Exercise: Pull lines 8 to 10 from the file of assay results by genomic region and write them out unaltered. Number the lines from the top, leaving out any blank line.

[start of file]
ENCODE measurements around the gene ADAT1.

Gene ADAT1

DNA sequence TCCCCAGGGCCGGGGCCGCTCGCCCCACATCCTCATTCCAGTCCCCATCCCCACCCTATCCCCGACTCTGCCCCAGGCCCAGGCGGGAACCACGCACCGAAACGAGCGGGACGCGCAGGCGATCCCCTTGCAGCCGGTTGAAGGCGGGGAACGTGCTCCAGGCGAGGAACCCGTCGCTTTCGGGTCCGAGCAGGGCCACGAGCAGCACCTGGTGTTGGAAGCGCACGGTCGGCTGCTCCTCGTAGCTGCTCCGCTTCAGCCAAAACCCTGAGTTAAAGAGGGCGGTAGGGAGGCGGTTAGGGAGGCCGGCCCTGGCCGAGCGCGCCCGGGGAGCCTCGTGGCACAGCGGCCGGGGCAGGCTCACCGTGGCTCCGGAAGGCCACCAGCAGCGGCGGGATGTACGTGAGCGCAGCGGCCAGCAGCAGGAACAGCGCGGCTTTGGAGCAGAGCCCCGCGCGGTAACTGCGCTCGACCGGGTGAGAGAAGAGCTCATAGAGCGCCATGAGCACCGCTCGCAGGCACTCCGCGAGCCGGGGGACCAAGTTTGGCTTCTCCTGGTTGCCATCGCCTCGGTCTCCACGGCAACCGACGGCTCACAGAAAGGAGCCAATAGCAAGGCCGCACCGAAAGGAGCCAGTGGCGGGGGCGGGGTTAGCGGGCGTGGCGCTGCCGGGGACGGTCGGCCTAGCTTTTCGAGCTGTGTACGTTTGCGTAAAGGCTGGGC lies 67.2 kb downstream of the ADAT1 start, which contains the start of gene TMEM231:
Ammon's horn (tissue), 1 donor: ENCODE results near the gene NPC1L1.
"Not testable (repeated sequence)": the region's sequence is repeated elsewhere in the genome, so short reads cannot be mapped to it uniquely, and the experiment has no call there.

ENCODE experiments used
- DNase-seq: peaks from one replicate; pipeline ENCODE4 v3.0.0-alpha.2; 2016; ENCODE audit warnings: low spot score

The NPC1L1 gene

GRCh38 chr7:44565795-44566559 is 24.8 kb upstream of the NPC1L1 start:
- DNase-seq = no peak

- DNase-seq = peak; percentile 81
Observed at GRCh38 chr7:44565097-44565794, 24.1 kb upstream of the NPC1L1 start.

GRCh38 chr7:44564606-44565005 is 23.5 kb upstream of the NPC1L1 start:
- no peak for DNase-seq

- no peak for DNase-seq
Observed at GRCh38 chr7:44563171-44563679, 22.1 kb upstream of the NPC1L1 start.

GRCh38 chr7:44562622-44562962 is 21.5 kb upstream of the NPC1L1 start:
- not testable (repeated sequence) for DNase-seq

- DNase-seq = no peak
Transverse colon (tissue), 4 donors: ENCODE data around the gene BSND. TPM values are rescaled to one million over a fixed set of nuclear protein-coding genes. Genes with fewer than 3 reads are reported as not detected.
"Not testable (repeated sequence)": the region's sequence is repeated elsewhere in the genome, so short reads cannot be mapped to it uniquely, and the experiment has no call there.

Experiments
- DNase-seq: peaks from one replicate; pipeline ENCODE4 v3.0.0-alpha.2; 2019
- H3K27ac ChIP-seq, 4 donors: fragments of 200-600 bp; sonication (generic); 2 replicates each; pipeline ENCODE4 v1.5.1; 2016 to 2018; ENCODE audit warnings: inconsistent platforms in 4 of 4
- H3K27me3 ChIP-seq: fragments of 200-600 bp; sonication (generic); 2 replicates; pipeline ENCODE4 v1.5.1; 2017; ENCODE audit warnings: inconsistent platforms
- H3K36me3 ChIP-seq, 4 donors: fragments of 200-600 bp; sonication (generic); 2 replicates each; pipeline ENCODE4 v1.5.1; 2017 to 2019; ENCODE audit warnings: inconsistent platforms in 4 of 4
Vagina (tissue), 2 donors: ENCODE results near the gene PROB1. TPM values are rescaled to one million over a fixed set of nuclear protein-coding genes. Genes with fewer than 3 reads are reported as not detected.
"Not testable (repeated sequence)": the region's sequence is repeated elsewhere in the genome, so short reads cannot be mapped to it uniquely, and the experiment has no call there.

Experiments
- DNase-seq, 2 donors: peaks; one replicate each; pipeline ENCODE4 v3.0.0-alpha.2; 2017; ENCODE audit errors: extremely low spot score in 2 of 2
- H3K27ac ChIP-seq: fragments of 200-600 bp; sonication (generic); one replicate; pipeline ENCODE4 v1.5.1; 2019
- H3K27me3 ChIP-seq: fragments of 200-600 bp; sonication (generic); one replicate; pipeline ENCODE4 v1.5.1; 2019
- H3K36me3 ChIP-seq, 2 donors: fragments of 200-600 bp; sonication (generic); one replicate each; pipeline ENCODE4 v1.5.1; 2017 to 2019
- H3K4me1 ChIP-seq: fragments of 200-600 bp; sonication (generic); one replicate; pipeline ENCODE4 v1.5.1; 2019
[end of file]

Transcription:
The NPC1L1 gene

GRCh38 chr7:44565795-44566559 is 24.8 kb upstream of the NPC1L1 start:
- DNase-seq = no peak